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Cats Protection launches rehoming advertising campaign

Cats Protection launches rehoming advertising campaign

In November 2014 we launched a significant ...

AGM 2015

AGM 2015

Save the date! We’re holding our AGM event on...

Beat Blue Monday with a cat’s purr

Beat Blue Monday with a cat’s purr

Blue Monday (Monday 19 January) is reportedly...

Vet Charity Challenge raises £12,000 for each partnered charity

Vet Charity Challenge raises £12,000 for each partnered charity

The Vet Charity Challenge team handed over ...

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Cat with vetRoutine vaccination has greatly reduced the extent of several feline diseases (including some that can prove fatal). It is vital that your cat has all the necessary vaccinations and boosters.

What vaccines does my cat need?
Cats Protection, as a member of The Cat Group, recommends vaccines for the following feline diseases:

Feline infectious enteritis (FIE) - a vaccination must
Feline infectious enteritis (a severe and often fatal gut infection) is caused by the feline parvovirus (or feline panleukopenia virus). Vaccination against FIE has been very successful. Unvaccinated cats are at great risk because the virus is widespread in the environment.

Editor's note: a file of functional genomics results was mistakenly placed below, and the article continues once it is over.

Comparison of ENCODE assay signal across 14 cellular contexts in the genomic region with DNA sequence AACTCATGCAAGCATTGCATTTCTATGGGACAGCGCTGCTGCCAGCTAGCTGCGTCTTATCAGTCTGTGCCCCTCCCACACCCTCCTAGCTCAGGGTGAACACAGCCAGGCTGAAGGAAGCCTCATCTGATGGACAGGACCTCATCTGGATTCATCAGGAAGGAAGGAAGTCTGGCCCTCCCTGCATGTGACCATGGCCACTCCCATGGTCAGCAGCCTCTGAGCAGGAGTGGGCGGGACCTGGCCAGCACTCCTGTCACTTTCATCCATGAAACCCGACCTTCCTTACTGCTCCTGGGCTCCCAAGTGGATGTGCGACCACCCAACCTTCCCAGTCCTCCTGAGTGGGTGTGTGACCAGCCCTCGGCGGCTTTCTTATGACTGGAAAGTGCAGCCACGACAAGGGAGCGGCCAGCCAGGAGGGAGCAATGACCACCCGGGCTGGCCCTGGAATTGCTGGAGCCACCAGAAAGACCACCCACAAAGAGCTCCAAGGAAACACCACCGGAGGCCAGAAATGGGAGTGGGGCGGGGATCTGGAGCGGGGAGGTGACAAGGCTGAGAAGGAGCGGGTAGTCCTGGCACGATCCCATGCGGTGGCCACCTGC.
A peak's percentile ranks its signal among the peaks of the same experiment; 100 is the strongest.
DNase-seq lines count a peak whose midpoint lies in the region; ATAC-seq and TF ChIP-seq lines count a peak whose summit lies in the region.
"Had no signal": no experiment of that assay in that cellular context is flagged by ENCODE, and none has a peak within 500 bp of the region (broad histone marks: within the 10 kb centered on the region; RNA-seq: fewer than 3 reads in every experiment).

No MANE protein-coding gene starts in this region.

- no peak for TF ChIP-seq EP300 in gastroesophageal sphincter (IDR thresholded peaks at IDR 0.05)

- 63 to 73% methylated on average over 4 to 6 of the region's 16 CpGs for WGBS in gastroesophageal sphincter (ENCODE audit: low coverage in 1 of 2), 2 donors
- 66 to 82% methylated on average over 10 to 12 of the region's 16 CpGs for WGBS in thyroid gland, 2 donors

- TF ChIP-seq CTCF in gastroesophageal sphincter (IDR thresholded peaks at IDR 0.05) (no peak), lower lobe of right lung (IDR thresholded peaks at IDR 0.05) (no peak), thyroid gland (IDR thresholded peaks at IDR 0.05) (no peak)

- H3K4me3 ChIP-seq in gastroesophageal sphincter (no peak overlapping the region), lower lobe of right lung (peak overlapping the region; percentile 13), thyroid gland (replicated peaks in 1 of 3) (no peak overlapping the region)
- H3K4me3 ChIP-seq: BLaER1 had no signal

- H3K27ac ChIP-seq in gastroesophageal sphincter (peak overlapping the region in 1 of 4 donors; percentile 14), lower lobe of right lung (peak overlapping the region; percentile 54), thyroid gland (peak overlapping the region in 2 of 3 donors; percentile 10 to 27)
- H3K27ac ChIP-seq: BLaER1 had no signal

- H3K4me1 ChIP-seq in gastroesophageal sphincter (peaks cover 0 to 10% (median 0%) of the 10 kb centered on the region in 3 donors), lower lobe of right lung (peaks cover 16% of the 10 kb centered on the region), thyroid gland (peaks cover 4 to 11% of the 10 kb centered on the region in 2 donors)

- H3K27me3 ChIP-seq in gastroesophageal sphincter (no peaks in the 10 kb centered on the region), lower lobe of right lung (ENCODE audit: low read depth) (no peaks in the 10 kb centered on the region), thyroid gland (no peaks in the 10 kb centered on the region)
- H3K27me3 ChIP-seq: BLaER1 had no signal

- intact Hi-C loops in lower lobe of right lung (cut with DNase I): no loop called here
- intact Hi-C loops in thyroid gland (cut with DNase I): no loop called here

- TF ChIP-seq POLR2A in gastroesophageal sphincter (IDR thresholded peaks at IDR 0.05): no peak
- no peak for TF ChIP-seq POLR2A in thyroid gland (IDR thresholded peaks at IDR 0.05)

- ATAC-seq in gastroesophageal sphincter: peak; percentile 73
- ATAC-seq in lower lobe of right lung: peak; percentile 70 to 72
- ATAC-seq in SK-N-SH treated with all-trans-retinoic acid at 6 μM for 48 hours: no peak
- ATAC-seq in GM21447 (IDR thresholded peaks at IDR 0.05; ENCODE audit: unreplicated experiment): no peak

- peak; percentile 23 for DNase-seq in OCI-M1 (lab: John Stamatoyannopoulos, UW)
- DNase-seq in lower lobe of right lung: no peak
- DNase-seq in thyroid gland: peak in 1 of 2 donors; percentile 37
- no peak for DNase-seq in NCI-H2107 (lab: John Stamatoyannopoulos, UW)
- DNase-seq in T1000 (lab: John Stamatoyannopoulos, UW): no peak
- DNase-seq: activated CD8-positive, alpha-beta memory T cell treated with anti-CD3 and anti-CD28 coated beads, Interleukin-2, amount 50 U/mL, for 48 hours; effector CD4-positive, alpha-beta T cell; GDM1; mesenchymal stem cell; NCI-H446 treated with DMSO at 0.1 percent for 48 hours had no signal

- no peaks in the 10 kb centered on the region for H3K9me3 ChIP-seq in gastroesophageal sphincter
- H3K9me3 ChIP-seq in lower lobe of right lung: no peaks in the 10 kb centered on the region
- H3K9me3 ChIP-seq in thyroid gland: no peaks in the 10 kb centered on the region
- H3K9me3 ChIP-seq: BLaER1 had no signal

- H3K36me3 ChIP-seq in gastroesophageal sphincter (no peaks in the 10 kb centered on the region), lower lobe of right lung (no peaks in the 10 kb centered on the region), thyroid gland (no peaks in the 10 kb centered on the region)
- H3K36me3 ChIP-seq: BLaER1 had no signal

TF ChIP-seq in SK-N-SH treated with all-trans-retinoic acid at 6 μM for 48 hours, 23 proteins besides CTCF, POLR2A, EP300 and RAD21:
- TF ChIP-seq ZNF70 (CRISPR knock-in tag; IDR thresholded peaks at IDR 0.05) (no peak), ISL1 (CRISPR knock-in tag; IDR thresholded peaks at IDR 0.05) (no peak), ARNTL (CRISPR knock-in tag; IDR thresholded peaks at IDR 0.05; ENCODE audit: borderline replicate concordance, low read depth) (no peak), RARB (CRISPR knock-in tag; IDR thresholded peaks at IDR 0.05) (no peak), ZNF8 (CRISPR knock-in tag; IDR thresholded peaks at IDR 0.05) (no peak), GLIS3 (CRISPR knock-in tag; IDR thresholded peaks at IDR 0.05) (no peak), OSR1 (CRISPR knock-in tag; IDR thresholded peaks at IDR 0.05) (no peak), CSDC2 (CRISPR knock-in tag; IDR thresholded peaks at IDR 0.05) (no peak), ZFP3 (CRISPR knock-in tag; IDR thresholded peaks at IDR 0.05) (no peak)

Cat 'flu - a vaccination must
Two types of cat 'flu are vaccinated against feline herpesvirus (FHV-1) and feline calicivirus (FCV). These viruses are very common and vaccination will protect your cat against prolonged illness, but because there are many different strains of cat 'flu the vaccine will not totally eradicate the threat.

Feline leukaemia virus (FeLV) - a vaccination must for outdoor cats 
FeLV is a lifelong infection and unfortunately most cats will die within three years of diagnosis, usually from a subsequent disease like leukaemia, lymphoma (tumors) or progressive anaemia. It is not an airborn disease and can only be passed on via direct contact between cats (usually by saliva or bites). Because of the serious nature of the disease, CP recommends FeLV vaccination.

Feline chlamydophilosis - depends on your circumstances
This bacterium, which causes conjunctivitis in cats, can't survive in the atmosphere and is thus spread by direct contact between cats (affecting multi-cat households and kittens predominantly). Your vet will discuss your situation and advise as to whether this vaccine is necessary.

Did you know that... ?

A kitten should be vaccinated around nine weeks of age, with the important second dose being given at 12 weeks.

A booster vaccination one year on is important to enhance the initial level of immunity. Regular boosters throughout a cat's life will help maintain a good level of protection against cat 'flu, feline parvovirus and feline leukaemia.Your vet can advise you on the frequency of these boosters.

Veterinary Guides

Veterinary Guides leaflets
From heart murmurs to arthritis, disabled cats to Feline Parvovirus, these Veterinary Guides aim to answer the important questions regarding your cat's wellbeing.